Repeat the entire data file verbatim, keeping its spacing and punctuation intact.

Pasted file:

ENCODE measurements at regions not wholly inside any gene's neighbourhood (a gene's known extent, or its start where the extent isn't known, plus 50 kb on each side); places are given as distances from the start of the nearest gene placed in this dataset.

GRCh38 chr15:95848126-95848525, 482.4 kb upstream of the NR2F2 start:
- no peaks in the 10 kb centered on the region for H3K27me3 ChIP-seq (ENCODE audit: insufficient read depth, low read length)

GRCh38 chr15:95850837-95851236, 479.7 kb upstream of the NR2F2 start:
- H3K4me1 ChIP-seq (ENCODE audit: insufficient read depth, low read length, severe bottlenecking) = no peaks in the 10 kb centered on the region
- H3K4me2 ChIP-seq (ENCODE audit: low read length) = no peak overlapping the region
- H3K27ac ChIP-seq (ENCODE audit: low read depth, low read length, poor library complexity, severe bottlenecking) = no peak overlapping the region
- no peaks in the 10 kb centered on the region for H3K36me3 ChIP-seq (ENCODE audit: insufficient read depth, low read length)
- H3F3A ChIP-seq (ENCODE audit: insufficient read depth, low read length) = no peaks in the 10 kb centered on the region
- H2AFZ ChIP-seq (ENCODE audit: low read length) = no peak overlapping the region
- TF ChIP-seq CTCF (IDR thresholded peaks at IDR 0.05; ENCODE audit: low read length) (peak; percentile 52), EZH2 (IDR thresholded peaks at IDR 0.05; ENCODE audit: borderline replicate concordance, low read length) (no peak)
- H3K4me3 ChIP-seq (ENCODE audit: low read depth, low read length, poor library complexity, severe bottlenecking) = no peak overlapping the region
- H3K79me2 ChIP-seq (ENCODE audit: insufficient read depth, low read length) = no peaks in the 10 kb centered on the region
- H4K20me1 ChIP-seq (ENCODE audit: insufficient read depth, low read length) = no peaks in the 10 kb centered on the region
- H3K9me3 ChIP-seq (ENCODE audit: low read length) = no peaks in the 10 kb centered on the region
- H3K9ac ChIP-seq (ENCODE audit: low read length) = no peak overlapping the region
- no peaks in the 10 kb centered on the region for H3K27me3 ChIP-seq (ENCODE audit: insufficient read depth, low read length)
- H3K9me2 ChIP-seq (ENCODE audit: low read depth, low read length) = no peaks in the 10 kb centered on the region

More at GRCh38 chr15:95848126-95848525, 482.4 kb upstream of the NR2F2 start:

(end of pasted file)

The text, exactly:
ENCODE measurements at regions not wholly inside any gene's neighbourhood (a gene's known extent, or its start where the extent isn't known, plus 50 kb on each side); places are given as distances from the start of the nearest gene placed in this dataset.

GRCh38 chr15:95848126-95848525, 482.4 kb upstream of the NR2F2 start:
- no peaks in the 10 kb centered on the region for H3K27me3 ChIP-seq (ENCODE audit: insufficient read depth, low read length)

GRCh38 chr15:95850837-95851236, 479.7 kb upstream of the NR2F2 start:
- H3K4me1 ChIP-seq (ENCODE audit: insufficient read depth, low read length, severe bottlenecking) = no peaks in the 10 kb centered on the region
- H3K4me2 ChIP-seq (ENCODE audit: low read length) = no peak overlapping the region
- H3K27ac ChIP-seq (ENCODE audit: low read depth, low read length, poor library complexity, severe bottlenecking) = no peak overlapping the region
- no peaks in the 10 kb centered on the region for H3K36me3 ChIP-seq (ENCODE audit: insufficient read depth, low read length)
- H3F3A ChIP-seq (ENCODE audit: insufficient read depth, low read length) = no peaks in the 10 kb centered on the region
- H2AFZ ChIP-seq (ENCODE audit: low read length) = no peak overlapping the region
- TF ChIP-seq CTCF (IDR thresholded peaks at IDR 0.05; ENCODE audit: low read length) (peak; percentile 52), EZH2 (IDR thresholded peaks at IDR 0.05; ENCODE audit: borderline replicate concordance, low read length) (no peak)
- H3K4me3 ChIP-seq (ENCODE audit: low read depth, low read length, poor library complexity, severe bottlenecking) = no peak overlapping the region
- H3K79me2 ChIP-seq (ENCODE audit: insufficient read depth, low read length) = no peaks in the 10 kb centered on the region
- H4K20me1 ChIP-seq (ENCODE audit: insufficient read depth, low read length) = no peaks in the 10 kb centered on the region
- H3K9me3 ChIP-seq (ENCODE audit: low read length) = no peaks in the 10 kb centered on the region
- H3K9ac ChIP-seq (ENCODE audit: low read length) = no peak overlapping the region
- no peaks in the 10 kb centered on the region for H3K27me3 ChIP-seq (ENCODE audit: insufficient read depth, low read length)
- H3K9me2 ChIP-seq (ENCODE audit: low read depth, low read length) = no peaks in the 10 kb centered on the region

More at GRCh38 chr15:95848126-95848525, 482.4 kb upstream of the NR2F2 start: